I love music.

I write about the music I like and have purchased for the benefit of better understanding it and sharing my preferences with others.

Bach's 'Wohltemperierte Klavier' Arranged for String Quartet

I was not currently looking for another reading of Bach's "24" or "48." With harpsichord and piano versions already well established by mainstream artists and niche classics alike in my collection, it would have to be something special to add yet another version of Bach's keyboard cycle to my collection.

I hit the button to "test" what a string quartet would do with the WTC. I already had the Emerson Quartet's Bach CD of "fugues," and liked that sound, and understood what a four-part ensemble can do to a 3- or 4-part fugue: give it clarity. Each line is performed by a different person, and the art becomes how well the ensemble balances and where they decide to make things come out of balance for affect.

The Modern String Quartet has recorded the WTC 1 and not only do I think the result is better than what the Emerson did with Bach earlier, their arrangements and interpretations of both the preludes and the fugues are extremely well-done.

I have written before about how Bach's music is often open to a lot of different interpretive choices; while not all of them are going to be historically-congruent with the types of performances Bach could have expected to have heard, some of them can nevertheless be quite rewarding. I think it is unfair to say something about Bach's music makes his music that way—that is to say, it must be something that works too with other composers, maybe others from the Baroque. But as much as I'd like that to be true, I am guessing it might just be Bach's choices in harmony and the quality of his "subjects" that makes it so, in the final analysis.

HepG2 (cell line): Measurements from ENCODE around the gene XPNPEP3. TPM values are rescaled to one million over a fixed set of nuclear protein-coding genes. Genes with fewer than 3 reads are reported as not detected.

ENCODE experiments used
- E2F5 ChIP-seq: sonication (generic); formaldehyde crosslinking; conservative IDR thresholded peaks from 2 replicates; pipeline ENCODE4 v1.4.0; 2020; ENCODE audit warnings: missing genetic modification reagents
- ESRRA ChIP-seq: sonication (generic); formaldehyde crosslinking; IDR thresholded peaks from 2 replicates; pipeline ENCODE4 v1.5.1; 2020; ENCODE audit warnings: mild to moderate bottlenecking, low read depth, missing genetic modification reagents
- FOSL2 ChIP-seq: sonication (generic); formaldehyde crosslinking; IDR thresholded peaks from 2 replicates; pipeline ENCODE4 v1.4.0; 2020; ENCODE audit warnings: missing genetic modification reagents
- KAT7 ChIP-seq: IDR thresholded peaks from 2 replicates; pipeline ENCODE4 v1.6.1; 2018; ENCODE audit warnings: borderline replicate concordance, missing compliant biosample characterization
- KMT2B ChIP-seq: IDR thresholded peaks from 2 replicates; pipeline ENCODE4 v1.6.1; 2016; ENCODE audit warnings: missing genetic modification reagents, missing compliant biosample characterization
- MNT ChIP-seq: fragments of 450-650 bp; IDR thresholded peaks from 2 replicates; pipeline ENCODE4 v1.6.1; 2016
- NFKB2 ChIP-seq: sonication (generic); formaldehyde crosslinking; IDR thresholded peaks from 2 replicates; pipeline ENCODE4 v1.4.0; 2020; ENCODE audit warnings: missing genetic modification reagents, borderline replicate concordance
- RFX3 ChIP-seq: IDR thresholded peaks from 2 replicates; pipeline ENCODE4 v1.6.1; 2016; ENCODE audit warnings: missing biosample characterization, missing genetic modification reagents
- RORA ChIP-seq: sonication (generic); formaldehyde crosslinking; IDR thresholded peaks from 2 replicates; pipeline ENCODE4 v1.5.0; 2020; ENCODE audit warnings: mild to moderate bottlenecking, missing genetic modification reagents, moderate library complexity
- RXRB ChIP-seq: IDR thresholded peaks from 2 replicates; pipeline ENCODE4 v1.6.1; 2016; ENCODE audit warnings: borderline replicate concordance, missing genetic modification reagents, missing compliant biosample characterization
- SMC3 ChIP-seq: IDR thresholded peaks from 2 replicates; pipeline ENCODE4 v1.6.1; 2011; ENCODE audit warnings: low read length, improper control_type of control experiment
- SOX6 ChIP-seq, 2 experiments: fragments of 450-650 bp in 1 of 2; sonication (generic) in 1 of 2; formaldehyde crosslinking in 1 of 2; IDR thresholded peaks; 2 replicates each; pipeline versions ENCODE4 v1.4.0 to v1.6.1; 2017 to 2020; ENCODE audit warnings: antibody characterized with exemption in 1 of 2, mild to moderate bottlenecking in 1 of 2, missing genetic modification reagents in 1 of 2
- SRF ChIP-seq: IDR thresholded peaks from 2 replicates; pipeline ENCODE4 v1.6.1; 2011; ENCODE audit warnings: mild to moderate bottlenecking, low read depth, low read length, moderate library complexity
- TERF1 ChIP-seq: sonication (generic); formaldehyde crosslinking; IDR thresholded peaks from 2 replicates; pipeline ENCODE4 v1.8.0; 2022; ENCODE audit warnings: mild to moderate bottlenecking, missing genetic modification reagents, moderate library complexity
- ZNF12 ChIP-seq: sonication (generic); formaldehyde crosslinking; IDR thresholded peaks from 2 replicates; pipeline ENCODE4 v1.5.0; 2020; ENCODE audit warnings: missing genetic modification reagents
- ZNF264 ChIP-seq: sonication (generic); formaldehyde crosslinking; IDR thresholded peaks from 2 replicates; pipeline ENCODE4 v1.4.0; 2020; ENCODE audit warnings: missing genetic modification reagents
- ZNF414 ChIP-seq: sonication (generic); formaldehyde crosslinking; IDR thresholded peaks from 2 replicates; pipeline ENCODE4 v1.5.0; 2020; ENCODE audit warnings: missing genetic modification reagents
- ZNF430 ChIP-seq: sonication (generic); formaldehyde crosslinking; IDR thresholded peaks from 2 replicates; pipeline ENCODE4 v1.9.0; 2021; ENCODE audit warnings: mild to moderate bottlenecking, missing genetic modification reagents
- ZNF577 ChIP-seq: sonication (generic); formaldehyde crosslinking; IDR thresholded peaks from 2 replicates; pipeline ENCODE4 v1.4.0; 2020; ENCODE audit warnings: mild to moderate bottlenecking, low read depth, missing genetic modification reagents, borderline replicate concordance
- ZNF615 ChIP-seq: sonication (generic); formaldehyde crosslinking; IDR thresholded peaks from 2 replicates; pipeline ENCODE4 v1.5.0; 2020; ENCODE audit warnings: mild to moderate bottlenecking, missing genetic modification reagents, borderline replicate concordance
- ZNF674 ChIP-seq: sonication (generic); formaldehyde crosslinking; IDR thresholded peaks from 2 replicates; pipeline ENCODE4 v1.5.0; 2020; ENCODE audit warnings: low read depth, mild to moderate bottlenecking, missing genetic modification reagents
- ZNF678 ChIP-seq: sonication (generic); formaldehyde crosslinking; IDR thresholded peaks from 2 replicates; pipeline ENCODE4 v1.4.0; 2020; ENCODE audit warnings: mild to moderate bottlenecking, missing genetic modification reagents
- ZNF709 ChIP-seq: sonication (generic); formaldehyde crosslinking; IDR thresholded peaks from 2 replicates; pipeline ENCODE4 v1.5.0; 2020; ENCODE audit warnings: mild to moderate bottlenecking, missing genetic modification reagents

There are a few spots where intonation challenges the ensemble; I would not have played F# major pieces in, well, F# major as a musician myself. They have tried, and occasionally the odd keys that are difficult on normally-tuned stringed instruments present a challenge.

Many times they take on a movement in a way that may be in contrast to what we're expecting (in terms of intensity and tempo) with a favorite reading from the keyboard. And while initially this may be a disappointment because of the lack of familiarity, in the end, it often is a pleasant contrast. What's most surprising, however, is the "big" sound some preludes take on with 3 or 4 folks playing at full tilt. Sounds like a chamber orchestra and the result can be shocking and extremely fulfilling. It's only when the fugue starts that you wish there had been more material… it just goes to underscore how well some of Bach's music really does lend itself to adaptation and arrangement.

The recorded sound is nicely done; I'd almost say it is the type of sound I cherish most; there's reverberation, but it's tasteful and the players each take different positions on the right and left sides of the stereo image for an all-around nice spread of voicing. The ensemble does use vibrato, but it's not done to the point of sounding too un-baroque or taxing the way I can find a lot of vibrato treatment from "traditional" ensembles to be.

My favorite is the A-minor set, tracks 15-16 on the "second CD" (I purchased mine through iTunes).

If you really want to hear Bach's WTC 1 in a different way, this alternative is fulfilling.

Bach Arranged for Saxophones

La Villanella - Music of Kapsberger